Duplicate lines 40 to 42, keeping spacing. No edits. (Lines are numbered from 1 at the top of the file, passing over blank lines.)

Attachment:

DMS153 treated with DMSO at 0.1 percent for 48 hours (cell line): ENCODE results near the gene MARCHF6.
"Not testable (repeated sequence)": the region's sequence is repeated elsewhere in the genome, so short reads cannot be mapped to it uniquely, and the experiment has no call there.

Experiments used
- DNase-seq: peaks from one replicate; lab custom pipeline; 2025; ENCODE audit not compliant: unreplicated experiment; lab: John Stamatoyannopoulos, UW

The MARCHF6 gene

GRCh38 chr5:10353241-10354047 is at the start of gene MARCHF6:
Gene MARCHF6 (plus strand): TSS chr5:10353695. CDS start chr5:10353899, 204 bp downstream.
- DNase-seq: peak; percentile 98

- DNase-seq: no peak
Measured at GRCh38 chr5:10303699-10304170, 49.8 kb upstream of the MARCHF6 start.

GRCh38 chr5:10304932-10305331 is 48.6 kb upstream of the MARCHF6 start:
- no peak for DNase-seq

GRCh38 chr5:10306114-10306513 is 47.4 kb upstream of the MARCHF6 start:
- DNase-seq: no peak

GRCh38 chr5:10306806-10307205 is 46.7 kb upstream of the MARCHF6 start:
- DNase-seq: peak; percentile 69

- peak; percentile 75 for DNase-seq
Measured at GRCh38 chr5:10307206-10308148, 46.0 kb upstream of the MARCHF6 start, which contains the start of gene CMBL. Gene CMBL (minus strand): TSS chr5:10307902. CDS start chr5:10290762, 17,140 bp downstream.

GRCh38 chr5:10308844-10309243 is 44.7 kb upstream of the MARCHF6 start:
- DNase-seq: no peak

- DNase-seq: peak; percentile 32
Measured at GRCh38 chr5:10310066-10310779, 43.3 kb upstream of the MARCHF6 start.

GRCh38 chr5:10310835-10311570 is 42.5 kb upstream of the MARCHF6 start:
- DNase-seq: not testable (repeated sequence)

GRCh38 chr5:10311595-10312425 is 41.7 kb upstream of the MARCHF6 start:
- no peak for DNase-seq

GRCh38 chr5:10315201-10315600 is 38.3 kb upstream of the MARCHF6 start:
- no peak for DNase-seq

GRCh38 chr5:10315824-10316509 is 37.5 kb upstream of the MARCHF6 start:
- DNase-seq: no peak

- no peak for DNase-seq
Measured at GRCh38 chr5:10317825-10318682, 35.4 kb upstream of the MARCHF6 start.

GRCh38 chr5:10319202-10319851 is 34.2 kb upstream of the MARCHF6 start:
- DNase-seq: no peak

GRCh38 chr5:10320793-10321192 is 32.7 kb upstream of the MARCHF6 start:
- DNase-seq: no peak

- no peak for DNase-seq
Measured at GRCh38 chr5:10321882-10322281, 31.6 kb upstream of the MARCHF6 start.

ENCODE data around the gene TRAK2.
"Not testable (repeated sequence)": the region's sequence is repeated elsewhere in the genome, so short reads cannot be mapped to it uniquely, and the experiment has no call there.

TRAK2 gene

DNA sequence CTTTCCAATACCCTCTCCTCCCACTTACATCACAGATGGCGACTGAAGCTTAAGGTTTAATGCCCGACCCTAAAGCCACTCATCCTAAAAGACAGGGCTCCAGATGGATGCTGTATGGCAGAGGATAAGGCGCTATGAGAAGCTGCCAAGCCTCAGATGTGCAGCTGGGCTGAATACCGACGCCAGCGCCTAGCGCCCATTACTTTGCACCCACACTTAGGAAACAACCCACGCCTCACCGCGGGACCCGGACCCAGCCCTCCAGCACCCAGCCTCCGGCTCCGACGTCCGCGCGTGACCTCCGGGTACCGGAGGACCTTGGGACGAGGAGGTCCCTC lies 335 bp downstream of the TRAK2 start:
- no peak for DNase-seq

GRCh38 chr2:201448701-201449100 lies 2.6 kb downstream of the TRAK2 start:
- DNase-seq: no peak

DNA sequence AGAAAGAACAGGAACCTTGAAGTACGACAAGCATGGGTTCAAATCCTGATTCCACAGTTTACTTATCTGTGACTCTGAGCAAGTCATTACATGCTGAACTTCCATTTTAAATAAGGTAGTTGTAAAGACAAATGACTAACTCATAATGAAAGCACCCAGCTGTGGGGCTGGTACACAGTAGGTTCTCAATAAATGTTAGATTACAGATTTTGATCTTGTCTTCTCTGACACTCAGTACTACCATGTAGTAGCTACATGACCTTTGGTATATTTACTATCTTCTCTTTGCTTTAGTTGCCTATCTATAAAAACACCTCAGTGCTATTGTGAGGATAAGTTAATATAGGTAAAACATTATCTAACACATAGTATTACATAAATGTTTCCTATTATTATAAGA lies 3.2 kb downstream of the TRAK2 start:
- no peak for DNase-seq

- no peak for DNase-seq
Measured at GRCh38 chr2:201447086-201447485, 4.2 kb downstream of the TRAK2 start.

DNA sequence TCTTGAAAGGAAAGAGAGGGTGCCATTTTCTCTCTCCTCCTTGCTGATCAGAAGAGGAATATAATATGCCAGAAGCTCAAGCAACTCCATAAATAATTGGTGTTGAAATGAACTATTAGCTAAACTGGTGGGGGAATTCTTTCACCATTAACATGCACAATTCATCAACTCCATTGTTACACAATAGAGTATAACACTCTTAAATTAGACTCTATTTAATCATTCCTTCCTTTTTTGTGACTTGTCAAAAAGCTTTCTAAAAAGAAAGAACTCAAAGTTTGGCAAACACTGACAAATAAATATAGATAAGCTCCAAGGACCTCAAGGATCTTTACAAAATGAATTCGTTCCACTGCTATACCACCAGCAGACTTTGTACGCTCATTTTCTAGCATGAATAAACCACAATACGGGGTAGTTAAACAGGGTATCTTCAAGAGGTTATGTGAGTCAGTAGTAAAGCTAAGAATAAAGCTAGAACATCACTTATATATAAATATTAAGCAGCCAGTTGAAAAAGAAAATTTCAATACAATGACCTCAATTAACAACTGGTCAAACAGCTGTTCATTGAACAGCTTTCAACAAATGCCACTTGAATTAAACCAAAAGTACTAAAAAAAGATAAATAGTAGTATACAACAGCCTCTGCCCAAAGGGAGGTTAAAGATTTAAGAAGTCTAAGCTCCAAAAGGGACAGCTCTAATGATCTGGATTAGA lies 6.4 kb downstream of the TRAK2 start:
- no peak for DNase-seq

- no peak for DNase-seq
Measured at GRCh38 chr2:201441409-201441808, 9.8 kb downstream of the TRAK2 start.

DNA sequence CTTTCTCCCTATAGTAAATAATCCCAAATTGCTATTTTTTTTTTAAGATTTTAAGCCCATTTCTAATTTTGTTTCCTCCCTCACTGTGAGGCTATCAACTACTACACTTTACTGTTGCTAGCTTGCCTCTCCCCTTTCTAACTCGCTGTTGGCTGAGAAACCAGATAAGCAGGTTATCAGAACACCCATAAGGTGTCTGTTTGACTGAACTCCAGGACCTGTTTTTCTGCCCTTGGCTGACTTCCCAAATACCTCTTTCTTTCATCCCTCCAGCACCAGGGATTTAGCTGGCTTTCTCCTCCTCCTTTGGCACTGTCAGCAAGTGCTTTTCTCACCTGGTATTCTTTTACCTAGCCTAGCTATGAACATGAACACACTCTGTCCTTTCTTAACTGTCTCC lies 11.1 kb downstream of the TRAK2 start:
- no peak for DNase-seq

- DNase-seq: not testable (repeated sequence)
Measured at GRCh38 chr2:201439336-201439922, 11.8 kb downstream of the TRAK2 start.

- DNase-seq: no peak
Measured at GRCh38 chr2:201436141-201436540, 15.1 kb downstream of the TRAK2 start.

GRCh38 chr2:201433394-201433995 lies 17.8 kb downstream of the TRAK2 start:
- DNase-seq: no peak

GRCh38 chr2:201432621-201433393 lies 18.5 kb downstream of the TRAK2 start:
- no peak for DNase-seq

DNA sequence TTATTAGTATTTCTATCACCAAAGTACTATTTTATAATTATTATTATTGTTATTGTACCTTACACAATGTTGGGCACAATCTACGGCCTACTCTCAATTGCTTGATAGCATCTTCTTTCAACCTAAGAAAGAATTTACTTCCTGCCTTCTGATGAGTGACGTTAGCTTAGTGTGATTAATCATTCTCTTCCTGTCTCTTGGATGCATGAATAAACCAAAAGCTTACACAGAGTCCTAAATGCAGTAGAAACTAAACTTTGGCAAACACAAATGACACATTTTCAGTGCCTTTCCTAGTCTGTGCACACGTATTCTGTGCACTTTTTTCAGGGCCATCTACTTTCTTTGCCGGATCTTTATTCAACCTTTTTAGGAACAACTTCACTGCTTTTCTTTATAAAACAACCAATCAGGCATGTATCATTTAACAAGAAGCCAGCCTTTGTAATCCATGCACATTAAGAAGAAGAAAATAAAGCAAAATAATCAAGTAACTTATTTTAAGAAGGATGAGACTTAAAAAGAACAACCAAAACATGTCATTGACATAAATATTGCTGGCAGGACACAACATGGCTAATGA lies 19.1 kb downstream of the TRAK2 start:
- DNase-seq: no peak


"Not testable (repeated sequence)": the region's sequence is repeated elsewhere in the genome, so short reads cannot be mapped to it uniquely, and the experiment has no call there.

TRAK2 gene

DNA sequence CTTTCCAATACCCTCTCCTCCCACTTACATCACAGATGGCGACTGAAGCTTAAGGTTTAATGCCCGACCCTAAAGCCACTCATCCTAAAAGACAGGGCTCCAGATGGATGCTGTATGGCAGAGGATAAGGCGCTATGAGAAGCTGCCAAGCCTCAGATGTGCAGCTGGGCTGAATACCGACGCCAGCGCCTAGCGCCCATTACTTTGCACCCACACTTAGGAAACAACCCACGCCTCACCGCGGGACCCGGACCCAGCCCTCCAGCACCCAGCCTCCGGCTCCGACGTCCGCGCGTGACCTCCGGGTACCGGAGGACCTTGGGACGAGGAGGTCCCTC lies 335 bp downstream of the TRAK2 start: